France, England Lead The Contenders As Germany Hosts Euro 2024

Euro 2024, beginning in Germany on June 14, is a mouth-watering prospect, as France and England lead the heavyweight contenders for a tournament which will be played out in some of the continent’s finest stadiums across a football-mad nation. The setting for the month-long competition is important, given the underwhelming nature of the last Euros three years ago, held all over the continent rather than in one country, and played before limited crowds during the Covid pandemic. This time all fans will descend on 10 stadiums in Germany, many with memories of the unforgettable summer of 2006 when the country last staged a major tournament.

The hope is this competition will be just as memorable, and for the right reasons, despite security concerns in a tense global climate and complaints about Germany’s creaking rail network.

That 2006 World Cup was won by Italy, who come into this European Championship as title holders, but it also saw Germany emerge again as a force to be reckoned with after years in the doldrums.

Back then there were question marks about the host nation’s chances, yet they reached the semi-finals.

There are similar doubts this time surrounding Julian Nagelsmann’s team, given Germany have exited the last two World Cups in the group stage and lost in the last 16 at the last Euros.

Host hopes

However, it would be foolish to talk down the three-time European champions too much given the players at their disposal.

“I have the feeling that we can win the tournament. And most of the time, my intuition is not too bad,” said Nagelsmann, whose team play Scotland in the opening game in Munich.

There are good reasons why France and England are widely seen as the favourites to raise aloft the Henri Delaunay trophy at Berlin’s Olympic Stadium on July 14.

France are Europe’s top-ranked nation and have been in the last two World Cup finals. Their team has evolved since Qatar in 2022 but the quality at their disposal, beyond Kylian Mbappe, is fearsome and they are eager to win a first European Championship since 2000.

“Like other nations we have the potential to maybe go all the way, but we must not already be thinking about the semi-finals or a possible final,” warned coach Didier Deschamps.

It is not always the case that everything goes to form. But if it does, and France and England top their groups, they will be on a collision course to meet in the semi-finals at Borussia Dortmund’s Signal Iduna Park.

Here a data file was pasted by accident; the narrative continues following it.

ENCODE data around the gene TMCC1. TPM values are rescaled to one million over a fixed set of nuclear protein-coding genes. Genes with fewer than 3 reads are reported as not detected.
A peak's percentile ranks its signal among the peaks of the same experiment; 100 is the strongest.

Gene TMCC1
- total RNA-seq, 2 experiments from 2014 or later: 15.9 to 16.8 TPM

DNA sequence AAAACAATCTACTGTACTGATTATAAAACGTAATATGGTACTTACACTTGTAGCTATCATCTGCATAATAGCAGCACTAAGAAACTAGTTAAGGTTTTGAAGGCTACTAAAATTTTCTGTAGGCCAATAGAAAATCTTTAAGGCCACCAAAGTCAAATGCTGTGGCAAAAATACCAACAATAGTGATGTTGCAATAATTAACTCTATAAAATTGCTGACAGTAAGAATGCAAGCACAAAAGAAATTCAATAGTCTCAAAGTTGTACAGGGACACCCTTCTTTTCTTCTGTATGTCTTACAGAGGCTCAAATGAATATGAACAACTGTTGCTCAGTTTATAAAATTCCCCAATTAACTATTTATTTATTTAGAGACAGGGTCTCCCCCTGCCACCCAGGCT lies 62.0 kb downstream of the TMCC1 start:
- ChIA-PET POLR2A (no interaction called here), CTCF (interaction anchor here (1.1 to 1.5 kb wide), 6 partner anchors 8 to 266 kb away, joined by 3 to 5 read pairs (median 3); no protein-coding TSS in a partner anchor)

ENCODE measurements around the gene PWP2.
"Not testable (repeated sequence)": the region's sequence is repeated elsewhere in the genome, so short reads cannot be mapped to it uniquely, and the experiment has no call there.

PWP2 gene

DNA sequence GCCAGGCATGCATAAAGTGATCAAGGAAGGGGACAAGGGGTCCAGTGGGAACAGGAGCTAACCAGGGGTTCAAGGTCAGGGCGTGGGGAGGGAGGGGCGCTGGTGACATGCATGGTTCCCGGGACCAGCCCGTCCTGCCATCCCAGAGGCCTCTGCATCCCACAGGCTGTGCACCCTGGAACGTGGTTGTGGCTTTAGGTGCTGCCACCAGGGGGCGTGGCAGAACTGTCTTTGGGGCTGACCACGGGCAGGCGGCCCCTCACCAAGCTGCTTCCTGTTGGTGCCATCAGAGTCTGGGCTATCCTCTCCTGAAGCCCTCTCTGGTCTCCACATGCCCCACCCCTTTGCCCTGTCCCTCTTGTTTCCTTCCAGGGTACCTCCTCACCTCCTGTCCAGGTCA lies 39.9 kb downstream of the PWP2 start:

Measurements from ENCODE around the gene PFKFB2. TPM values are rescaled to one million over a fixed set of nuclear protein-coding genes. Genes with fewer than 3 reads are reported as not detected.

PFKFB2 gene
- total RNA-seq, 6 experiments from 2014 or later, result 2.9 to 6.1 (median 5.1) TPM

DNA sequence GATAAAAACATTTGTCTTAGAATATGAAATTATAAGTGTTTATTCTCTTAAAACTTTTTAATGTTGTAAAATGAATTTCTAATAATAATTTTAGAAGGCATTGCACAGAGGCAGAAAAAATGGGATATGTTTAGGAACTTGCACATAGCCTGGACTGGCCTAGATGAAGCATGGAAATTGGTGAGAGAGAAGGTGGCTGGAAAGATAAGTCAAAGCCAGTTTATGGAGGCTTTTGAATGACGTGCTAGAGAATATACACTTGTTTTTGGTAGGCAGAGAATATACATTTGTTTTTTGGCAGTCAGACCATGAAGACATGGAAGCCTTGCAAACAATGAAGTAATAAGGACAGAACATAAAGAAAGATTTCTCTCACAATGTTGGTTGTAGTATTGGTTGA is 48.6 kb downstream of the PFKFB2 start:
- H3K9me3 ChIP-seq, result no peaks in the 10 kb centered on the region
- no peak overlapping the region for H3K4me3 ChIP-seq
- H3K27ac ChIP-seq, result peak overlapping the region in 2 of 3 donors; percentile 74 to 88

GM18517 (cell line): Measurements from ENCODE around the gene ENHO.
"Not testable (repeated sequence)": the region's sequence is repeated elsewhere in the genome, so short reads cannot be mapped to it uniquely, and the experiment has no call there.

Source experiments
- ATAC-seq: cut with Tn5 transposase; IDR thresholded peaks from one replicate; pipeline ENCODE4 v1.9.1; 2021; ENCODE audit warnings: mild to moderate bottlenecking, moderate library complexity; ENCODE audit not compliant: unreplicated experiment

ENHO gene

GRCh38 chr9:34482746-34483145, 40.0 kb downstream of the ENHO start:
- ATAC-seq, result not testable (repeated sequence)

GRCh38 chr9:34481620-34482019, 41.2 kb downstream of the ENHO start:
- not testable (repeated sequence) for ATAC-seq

England carry the burden of never having won the Euros. Beaten on penalties by Italy in the 2021 final, Gareth Southgate’s team lost a nail-biting quarter-final to France at the last World Cup.

The two men who could give them the edge are Harry Kane and Jude Bellingham.

Kane will be at home in his surroundings having just scored 44 goals in his first season for Bayern Munich.

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Munich’s Allianz Arena hosts the first semi-final. The other semi-final venue was Bellingham’s home ground for the three years he spent at Dortmund, but he comes to the Euros after a fine first campaign at Real Madrid, fresh from winning the Champions League.

“Are we one of those teams who can win? Of course,” said Southgate, whose team are in Group C with Denmark, Serbia and Slovenia.

“I’d be an idiot if I said no, but if I said yes, that doesn’t mean there’s not a lot of work ahead of us.”

Absent from the last two World Cups, Italy will be in Germany to defend their European crown, despite losing twice to England in qualifying.

The Azzurri are in a group with Spain, semi-finalists at the last Euros but who have not won a major tournament knockout game in 90 minutes since Euro 2012.

There may be as many as eight realistic potential champions, including 2016 winners Portugal, still led by Cristiano Ronaldo, even though he is now 39.

Belgium and the Netherlands will hope to make an impact too, but the Euros — the third edition since expanding to 24 teams — is richer for the presence of less-fancied nations.

Ukraine will be afforded widespread sympathy and have a decent team under Serhiy Rebrov.

Albania, under the Brazilian Sylvinho, appear at only their second Euros, while Georgia make their debut.

Managed by former France and Bayern Munich defender Willy Sagnol, and led by Napoli winger Khvicha Kvaratskhelia, they will be worth watching.

Their tournament starts on June 18 against Turkey in Dortmund.

(This story has not been edited by NDTV staff and is auto-generated from a syndicated feed.)

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